# COMPARISON OF PARLAYS, SYSTEMS AND SINGLE BETS

## Odds, systems and single bets at different selections

Let’s compare how much money parlays, systems and single bets can bring in over a distance, with different selections.

We’ll take a 300 stake range. We will allocate three equal pools of \$30 000 each. First deposit we will play a simple flat with 300 bets of \$100 each The second bank we will divide into one hundred of express trebles. The third, respectively, for 100 systems of size “2-3”. For each triplet or system we will allocate \$300

We use odds of 1.74. It is quite close to the real game. With such an odds it is quite possible to take ordinaries.

It is clear that only the odds percentage affects the result, but the combinatorics, how the pluses and minuses are distributed, will have a significant influence on how many of the singles and systems win. We will have to simulate extreme cases of distribution to get an idea of some intermediate variant as close to reality as possible.

Suppose that the minuses are distributed in the most killing way for expresses: one minus through two pluses.

+ – + + – + + – + …

And so all 300 bets. That means 200 out of 300 will win. That gives us a probability of 66.67%.

If we play the singles, we get:

100 * 200 * 1.74 = 34 800

Therefore the profit in absolute values will amount to \$4,800 That is +16% to the bank.

Now let us consider another extreme variant, when the pluses and minuses are stacked in a row. Suppose we have 200 pluses and then 100 minuses. Ordinaries will have the same result because they use a financial strategy that is independent of combinatorics and is flat.

On the other hand, 66 doubles will be played.

66 * (300 * 1.74 * 1.74 * 1.74) = 104 307

Our 66 systems will also be in the black.

66 * [ 3 * (1.74 * 1.74 * 100) ] = 59 947

So we more than triple with expresses, and double with systems. The advantage of such methods over the flat is obvious. However, we must realize that in reality the results at such a distance can be distributed neither by the first, nor by the second variant, there will be some intermediate distribution. Let us simulate some random variant while keeping the passability of 200 out of 300.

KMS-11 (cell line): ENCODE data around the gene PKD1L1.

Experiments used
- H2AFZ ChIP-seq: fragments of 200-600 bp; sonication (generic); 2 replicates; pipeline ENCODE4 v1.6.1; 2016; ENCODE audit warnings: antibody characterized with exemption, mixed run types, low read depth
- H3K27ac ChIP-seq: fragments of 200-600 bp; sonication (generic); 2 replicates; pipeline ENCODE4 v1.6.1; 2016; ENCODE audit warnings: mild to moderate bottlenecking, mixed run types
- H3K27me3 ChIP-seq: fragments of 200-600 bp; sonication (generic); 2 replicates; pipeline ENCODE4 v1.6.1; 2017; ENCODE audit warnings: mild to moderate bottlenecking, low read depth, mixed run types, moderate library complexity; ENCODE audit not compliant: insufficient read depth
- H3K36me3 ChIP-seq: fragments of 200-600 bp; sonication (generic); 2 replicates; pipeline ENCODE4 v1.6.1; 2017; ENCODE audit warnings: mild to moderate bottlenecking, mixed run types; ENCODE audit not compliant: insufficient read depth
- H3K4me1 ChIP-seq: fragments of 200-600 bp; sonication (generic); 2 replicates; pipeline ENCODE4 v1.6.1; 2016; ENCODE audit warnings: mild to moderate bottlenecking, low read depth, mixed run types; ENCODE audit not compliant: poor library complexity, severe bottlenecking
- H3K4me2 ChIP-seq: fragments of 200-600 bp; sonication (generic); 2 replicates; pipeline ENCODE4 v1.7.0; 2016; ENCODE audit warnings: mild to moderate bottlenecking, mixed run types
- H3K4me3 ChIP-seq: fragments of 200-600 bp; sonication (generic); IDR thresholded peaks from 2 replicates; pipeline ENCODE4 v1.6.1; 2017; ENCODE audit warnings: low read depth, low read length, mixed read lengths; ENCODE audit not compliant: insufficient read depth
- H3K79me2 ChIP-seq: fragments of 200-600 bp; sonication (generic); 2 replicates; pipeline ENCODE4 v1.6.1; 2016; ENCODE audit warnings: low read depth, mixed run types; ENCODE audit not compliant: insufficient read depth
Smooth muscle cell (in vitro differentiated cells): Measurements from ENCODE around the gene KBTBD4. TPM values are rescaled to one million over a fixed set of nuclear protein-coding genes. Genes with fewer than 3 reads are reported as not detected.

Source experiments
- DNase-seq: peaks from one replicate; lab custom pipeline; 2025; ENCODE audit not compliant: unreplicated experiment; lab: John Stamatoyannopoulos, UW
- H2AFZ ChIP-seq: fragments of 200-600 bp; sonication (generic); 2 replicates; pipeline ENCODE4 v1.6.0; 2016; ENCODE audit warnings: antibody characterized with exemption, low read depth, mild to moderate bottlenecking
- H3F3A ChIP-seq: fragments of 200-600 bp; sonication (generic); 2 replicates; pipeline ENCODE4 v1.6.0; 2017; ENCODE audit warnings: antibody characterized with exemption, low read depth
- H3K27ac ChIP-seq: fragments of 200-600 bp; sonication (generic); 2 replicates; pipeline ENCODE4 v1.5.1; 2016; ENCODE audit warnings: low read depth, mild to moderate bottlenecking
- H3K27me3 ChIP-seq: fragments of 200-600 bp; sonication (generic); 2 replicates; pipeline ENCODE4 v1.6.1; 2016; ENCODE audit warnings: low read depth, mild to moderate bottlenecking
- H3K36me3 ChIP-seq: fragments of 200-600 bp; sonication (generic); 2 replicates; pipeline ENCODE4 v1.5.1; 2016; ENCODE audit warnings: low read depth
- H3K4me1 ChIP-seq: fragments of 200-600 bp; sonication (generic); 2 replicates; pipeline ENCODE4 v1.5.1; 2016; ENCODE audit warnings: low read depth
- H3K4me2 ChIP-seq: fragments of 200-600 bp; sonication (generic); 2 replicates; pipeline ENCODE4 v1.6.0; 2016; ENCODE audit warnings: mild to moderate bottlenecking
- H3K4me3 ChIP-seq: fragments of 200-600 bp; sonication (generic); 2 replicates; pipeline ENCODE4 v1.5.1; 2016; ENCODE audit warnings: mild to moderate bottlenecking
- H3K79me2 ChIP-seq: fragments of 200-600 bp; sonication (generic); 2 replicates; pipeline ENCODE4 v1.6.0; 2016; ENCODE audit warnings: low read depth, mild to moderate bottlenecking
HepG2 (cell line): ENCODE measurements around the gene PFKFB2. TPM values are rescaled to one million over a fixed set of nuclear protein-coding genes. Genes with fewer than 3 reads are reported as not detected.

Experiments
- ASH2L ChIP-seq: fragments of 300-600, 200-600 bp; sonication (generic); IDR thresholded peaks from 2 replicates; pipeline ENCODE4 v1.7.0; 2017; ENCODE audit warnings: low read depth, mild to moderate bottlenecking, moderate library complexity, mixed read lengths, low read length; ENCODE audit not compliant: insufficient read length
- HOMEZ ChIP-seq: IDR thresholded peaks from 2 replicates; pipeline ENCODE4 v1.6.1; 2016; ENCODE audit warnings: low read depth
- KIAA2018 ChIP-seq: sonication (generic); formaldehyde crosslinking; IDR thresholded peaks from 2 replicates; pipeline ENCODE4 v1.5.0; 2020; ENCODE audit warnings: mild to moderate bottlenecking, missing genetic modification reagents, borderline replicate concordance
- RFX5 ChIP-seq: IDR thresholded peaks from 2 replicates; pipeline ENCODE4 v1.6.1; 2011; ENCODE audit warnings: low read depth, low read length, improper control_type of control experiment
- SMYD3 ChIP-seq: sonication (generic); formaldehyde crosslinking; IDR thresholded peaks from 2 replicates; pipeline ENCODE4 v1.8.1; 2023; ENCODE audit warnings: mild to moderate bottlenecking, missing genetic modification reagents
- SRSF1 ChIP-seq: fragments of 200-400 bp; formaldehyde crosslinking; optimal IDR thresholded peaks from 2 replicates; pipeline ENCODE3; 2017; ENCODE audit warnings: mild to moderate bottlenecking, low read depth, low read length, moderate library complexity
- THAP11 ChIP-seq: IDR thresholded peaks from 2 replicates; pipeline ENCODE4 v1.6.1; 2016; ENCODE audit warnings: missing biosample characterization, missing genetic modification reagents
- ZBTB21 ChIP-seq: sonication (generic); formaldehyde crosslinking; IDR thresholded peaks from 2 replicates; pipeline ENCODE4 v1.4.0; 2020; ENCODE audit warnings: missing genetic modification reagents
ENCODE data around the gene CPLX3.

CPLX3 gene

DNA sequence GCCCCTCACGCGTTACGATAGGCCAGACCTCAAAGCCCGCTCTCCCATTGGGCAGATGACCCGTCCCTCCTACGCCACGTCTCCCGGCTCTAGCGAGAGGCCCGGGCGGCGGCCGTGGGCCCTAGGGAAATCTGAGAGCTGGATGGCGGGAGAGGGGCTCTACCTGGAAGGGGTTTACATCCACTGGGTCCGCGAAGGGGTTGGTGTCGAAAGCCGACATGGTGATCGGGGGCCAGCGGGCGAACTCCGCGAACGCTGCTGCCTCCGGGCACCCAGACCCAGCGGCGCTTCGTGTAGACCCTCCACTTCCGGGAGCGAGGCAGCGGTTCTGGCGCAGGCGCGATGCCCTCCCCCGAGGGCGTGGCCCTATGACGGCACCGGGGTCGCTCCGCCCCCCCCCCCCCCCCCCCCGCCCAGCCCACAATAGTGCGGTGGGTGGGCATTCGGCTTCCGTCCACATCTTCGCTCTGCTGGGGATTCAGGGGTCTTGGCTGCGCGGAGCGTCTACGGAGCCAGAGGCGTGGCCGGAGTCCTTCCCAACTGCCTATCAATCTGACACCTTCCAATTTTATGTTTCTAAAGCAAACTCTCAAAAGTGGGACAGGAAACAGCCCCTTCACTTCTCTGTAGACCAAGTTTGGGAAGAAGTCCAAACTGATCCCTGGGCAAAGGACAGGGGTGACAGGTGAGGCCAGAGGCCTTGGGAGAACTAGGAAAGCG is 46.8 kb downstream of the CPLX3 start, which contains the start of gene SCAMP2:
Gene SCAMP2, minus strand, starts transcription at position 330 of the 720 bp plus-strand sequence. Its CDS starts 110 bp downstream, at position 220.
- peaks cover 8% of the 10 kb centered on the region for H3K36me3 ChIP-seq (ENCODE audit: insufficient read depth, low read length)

Let’s reduce the problem to distribution of pluses and minuses on a interval of 15 bets. Respectively, our distance of 300 iterations will just include 20 such sections. Taking into account probability, 10 of 15 bids should be profitable. It may look something like this:

+ + –

+ + +

– + +

+ + –

+ – –

In this case, only 20 of the 300 bets will win:

20 * (300 * 1.74 * 1.74 * 1.74) = 31 608

You’ll get a modest profit of \$1,608, or +5.36% to your initial deposit.

20 systems will also win in full and 60 will give a return.

20 * [ 3 * (1.74 * 1.74 * 100) ] = 18 166

60 * (1.74 * 1.74 * 100) = 18 180

## Result

18 166 + 18 180 = 36 346

The result is even slightly better than just flat.

It is clear that the pass rate of 66.67% at the average odds of 1.74 is quite working and realistic. When the pass percentage falls below the breakeven line for the flat, 58%, we have to count on the successful combination and return to the profit due to the sufficient number of multi-folds or systems played.

## Conclusion

From the above calculations and examples it is clear that the attempts to replace expresses with systems, over the distance promises even greater losses. Comparing the flat and all these constructions, we also have to state the balance in favor of independent bets. Combinatorics may give an occasional spike in profits thanks to expresses, but they will take the player into losses faster due to margin multiplication. If you do consider playing in parlays, then you should only play 2 or 3 events. Try to use the highest odds bets to cover the effect of the margin.